By on September 28, 2011

I’m no fan of tuned cars, particularly the garish, over-the-top bodykit jobs that seem to curse the high end of the European sportscar market. And yet, when I saw these pictures of the new Porsche 991, as tuned by the Russian house TopCar, something strange occurred to me: this was the first picture of the new 991 that I could instantly recognize as the new model. And then I read, over at Pistonheads, that the 991 will be sold with only minor design changes through 2025, a 14-year lifespan for a model that’s barely distinguishable from its predecessor. And all of a sudden, this garish Russian tune-job started looking a lot better. It may not be subtly tasteful, but there’s an undeniable hunger to its flared-and-scooped styling. It’s trying to be something different, while Porsche’s design evolution has ground to halt. We hear that Ford, which has enjoyed great success working a retro groove with the last couple of Mustangs, is “moving on” to craft an entirely new, non-retro Mustang for the next generation. It seems that we’re going to have to wait about 14 more years for Porsche to similarly realize the benefits of making its flagship a “living document.” In the meantime, if you want a 991 that looks like it has moved with the times, you may just have to look at the aftermarket…

 

 

Get the latest TTAC e-Newsletter!

24 Comments on “What’s Wrong With This Picture: An Archetype’s Progress Edition...”


  • avatar
    TonyJZX

    i would have to go negative on all that

    the front air dam has bits of Mazda 3 in it

    the side scoops are way overdone and almost Audi r8 large in the panels

    the rear bar cutouts are are superfluous frill

    i think Porsche has to have a certain conservatism for the base Carrera and Turbos as they are bought by the Goldman Sachs set so they do have to be more lux than sport… and rarely do I like the tuners… from Gemballa to whoever… RUF isnt too bad but its rare tuners don’t mess things up

  • avatar
    jkross22

    This reminds me of the failed re-boot of Knight Rider. When the hum-drum Mustang starts to turn into the new and improved KITT… grows wings, gaps, etc. This car looks like that, midway through changing.

  • avatar
    dvp cars

    …..it never ceases to amaze me how quickly these tuner shops respond to (not so) new models, sometimes beating the factory item to the market, or so it would seem.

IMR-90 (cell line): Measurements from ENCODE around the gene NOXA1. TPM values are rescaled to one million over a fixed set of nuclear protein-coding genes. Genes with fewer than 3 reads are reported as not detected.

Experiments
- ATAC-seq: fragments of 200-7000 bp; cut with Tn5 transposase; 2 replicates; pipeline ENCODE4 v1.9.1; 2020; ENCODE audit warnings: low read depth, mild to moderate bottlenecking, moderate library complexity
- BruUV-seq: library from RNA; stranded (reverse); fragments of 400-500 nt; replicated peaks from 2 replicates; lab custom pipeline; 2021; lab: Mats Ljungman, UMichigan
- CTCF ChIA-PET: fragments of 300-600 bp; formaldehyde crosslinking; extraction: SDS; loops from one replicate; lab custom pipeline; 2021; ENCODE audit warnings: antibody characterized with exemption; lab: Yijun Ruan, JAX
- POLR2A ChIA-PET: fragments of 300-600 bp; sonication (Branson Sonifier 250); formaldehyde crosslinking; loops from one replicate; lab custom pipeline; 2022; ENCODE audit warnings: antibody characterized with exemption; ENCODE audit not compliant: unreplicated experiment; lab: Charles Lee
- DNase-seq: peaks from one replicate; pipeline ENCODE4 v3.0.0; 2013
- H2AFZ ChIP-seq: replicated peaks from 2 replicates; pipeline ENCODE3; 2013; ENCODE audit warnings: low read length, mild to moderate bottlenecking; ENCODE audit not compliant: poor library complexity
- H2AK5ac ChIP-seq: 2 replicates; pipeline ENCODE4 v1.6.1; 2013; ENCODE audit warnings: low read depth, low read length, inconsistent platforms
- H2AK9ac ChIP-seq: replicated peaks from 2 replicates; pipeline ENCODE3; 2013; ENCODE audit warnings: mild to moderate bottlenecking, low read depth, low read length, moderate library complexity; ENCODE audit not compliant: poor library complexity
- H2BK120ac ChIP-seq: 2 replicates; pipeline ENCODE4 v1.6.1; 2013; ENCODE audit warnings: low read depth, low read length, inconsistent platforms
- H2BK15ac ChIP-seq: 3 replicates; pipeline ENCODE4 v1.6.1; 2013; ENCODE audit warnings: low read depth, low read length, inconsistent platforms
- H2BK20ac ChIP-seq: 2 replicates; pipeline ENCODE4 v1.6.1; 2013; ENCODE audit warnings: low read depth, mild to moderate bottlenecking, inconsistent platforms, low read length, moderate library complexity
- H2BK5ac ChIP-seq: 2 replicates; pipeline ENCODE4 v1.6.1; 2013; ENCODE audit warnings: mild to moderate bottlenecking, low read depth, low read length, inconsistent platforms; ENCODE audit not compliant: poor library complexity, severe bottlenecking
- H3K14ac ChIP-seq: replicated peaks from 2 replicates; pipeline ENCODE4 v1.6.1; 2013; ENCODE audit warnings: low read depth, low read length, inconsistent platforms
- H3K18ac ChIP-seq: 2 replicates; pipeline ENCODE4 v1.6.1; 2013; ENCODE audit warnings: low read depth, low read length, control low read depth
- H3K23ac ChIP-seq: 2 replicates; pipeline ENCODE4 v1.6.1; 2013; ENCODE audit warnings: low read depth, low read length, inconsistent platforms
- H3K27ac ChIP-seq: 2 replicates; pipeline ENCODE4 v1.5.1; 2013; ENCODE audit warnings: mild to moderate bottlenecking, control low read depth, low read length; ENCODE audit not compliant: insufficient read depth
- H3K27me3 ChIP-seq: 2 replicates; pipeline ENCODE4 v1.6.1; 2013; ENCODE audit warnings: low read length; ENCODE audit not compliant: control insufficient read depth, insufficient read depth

• avatar
    Nostrathomas

    You obviously can’t do this with all cars, but with something like the 911, why mess with success? Make incremental improvements to improve the product, and let the timeless design do it’s thing. Styling for the sake of styling is pointless.

    It’s the other cars in the lineup (ie, Cayenne and Panamera) that could use a little design creativity. Not every car needs to look like the 911.

    • 0 avatar
      stuki

      My take exactly.

      Lots and lots and lots and lots (hey, I’m trying to illustrate a point by repeating myself like Porsche does with 911 iterations) of baby boomers with still somewhat intact nest eggs are retiring. Some downsizing to the car they have been waiting to reward themselves with, for perhaps their entire working life. Yanking that dream car out from underneath them by going skunkworks on it, fails to strike me as prudent business.

      but as you said, the other models…. (Except the Panamera, good as it is, really should have been a rear engine 4 door.)

    • 0 avatar
      Dynasty

      Agreed. The basic design language of the 911 is remarkable. Why mess with near perfection other than minor tweaks here and there to achieve perfection.

      Design change for the sake of design change turned the gorgeous GM vehicles of the 1960s into the ugly masses of heap known as GM vehicles of the 1970s.

      Case in point: 1967 Chevelle vs the 1973 Chevelle. The 68 was a downgrade from the 67. 69 was better than the 68, but it was all downhill with the major styling revision of 73.

      Or the 63 Pontiac Grand Prix vs later iterations, and on and on.

      The 911′s styling dna is an icon, Porsche would be foolish to change it.

  • avatar

    Needs moar vents.

    Give Steve Saleen a call.

  • avatar
    MarkP

    This seems to be a philosophical issue. If a car functions well, is there a functional reason to change it? On the other hand, if you care whether someone can tell your version is new, or if you don’t like the way the old version looked, then there may be aesthetic reasons to want a restyle.

    From the manufacturer’s point of view, there may well be good reasons to restyle. When I was a teenager in the 60s, every year my best friend and I would drive around to see what the new cars looked like. In those days, that was one of the main reason to buy a new car: what it looked like compared to last year’s model.

  • avatar

    It’s interesting just how faddish automotive designers can be. Ever since the Aston Martin One-77 featured prominent brake cooling ducts flanking the front end, they’ve started showing up in a bunch of cars.

    • 0 avatar
      TonyJZX

      the 1-77 is the ugliest modern AML and the problem is no one will tell them the emperor has no clothes… simply because its the most expensive

      even Kia is ripping off the 1-77 in the veloster